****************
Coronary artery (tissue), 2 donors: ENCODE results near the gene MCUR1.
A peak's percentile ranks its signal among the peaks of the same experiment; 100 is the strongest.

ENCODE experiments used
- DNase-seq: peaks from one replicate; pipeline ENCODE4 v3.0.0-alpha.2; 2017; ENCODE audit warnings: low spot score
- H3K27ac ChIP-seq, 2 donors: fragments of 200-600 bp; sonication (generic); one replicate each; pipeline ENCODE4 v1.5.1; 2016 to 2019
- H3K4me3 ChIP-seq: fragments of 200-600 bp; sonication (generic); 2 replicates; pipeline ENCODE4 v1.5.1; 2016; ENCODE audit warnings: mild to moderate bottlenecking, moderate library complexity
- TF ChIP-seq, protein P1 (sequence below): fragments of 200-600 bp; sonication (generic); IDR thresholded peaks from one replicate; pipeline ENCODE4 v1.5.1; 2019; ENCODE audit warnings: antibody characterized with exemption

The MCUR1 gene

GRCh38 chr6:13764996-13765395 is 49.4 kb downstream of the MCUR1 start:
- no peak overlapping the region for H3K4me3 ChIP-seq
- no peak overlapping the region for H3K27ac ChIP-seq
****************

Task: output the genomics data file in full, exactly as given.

Coronary artery (tissue), 2 donors: ENCODE results near the gene MCUR1.
A peak's percentile ranks its signal among the peaks of the same experiment; 100 is the strongest.

ENCODE experiments used
- DNase-seq: peaks from one replicate; pipeline ENCODE4 v3.0.0-alpha.2; 2017; ENCODE audit warnings: low spot score
- H3K27ac ChIP-seq, 2 donors: fragments of 200-600 bp; sonication (generic); one replicate each; pipeline ENCODE4 v1.5.1; 2016 to 2019
- H3K4me3 ChIP-seq: fragments of 200-600 bp; sonication (generic); 2 replicates; pipeline ENCODE4 v1.5.1; 2016; ENCODE audit warnings: mild to moderate bottlenecking, moderate library complexity
- TF ChIP-seq, protein P1 (sequence below): fragments of 200-600 bp; sonication (generic); IDR thresholded peaks from one replicate; pipeline ENCODE4 v1.5.1; 2019; ENCODE audit warnings: antibody characterized with exemption

The MCUR1 gene

GRCh38 chr6:13764996-13765395 is 49.4 kb downstream of the MCUR1 start:
- no peak overlapping the region for H3K4me3 ChIP-seq
- no peak overlapping the region for H3K27ac ChIP-seq